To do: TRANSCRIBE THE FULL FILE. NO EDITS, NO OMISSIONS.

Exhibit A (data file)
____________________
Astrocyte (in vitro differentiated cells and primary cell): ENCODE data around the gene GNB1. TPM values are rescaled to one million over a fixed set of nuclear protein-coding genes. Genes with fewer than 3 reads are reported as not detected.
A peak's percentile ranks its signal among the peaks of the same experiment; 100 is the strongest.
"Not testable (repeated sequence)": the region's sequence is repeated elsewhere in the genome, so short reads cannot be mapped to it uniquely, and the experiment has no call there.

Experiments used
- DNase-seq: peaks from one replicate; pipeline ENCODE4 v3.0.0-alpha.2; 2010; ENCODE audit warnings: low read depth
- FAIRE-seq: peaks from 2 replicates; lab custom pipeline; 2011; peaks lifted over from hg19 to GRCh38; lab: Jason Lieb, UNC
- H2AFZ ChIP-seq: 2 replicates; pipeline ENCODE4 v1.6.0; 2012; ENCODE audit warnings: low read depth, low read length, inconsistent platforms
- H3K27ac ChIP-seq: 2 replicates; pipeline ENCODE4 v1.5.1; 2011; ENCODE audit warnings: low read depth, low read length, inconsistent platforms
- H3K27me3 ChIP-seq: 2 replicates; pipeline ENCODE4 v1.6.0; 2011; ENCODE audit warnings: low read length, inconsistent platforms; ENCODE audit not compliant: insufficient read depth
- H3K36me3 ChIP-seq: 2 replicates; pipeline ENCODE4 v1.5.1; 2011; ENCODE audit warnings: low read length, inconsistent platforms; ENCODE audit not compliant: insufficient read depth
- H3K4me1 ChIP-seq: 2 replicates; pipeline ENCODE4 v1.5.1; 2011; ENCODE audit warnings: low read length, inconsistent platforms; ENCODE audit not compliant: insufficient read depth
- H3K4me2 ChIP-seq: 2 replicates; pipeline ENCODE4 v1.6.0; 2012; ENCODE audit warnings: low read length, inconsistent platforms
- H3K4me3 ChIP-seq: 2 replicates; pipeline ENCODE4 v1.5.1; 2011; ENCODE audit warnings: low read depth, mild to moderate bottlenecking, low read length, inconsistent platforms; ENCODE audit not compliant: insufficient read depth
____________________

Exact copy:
Astrocyte (in vitro differentiated cells and primary cell): ENCODE data around the gene GNB1. TPM values are rescaled to one million over a fixed set of nuclear protein-coding genes. Genes with fewer than 3 reads are reported as not detected.
A peak's percentile ranks its signal among the peaks of the same experiment; 100 is the strongest.
"Not testable (repeated sequence)": the region's sequence is repeated elsewhere in the genome, so short reads cannot be mapped to it uniquely, and the experiment has no call there.

Experiments used
- DNase-seq: peaks from one replicate; pipeline ENCODE4 v3.0.0-alpha.2; 2010; ENCODE audit warnings: low read depth
- FAIRE-seq: peaks from 2 replicates; lab custom pipeline; 2011; peaks lifted over from hg19 to GRCh38; lab: Jason Lieb, UNC
- H2AFZ ChIP-seq: 2 replicates; pipeline ENCODE4 v1.6.0; 2012; ENCODE audit warnings: low read depth, low read length, inconsistent platforms
- H3K27ac ChIP-seq: 2 replicates; pipeline ENCODE4 v1.5.1; 2011; ENCODE audit warnings: low read depth, low read length, inconsistent platforms
- H3K27me3 ChIP-seq: 2 replicates; pipeline ENCODE4 v1.6.0; 2011; ENCODE audit warnings: low read length, inconsistent platforms; ENCODE audit not compliant: insufficient read depth
- H3K36me3 ChIP-seq: 2 replicates; pipeline ENCODE4 v1.5.1; 2011; ENCODE audit warnings: low read length, inconsistent platforms; ENCODE audit not compliant: insufficient read depth
- H3K4me1 ChIP-seq: 2 replicates; pipeline ENCODE4 v1.5.1; 2011; ENCODE audit warnings: low read length, inconsistent platforms; ENCODE audit not compliant: insufficient read depth
- H3K4me2 ChIP-seq: 2 replicates; pipeline ENCODE4 v1.6.0; 2012; ENCODE audit warnings: low read length, inconsistent platforms
- H3K4me3 ChIP-seq: 2 replicates; pipeline ENCODE4 v1.5.1; 2011; ENCODE audit warnings: low read depth, mild to moderate bottlenecking, low read length, inconsistent platforms; ENCODE audit not compliant: insufficient read depth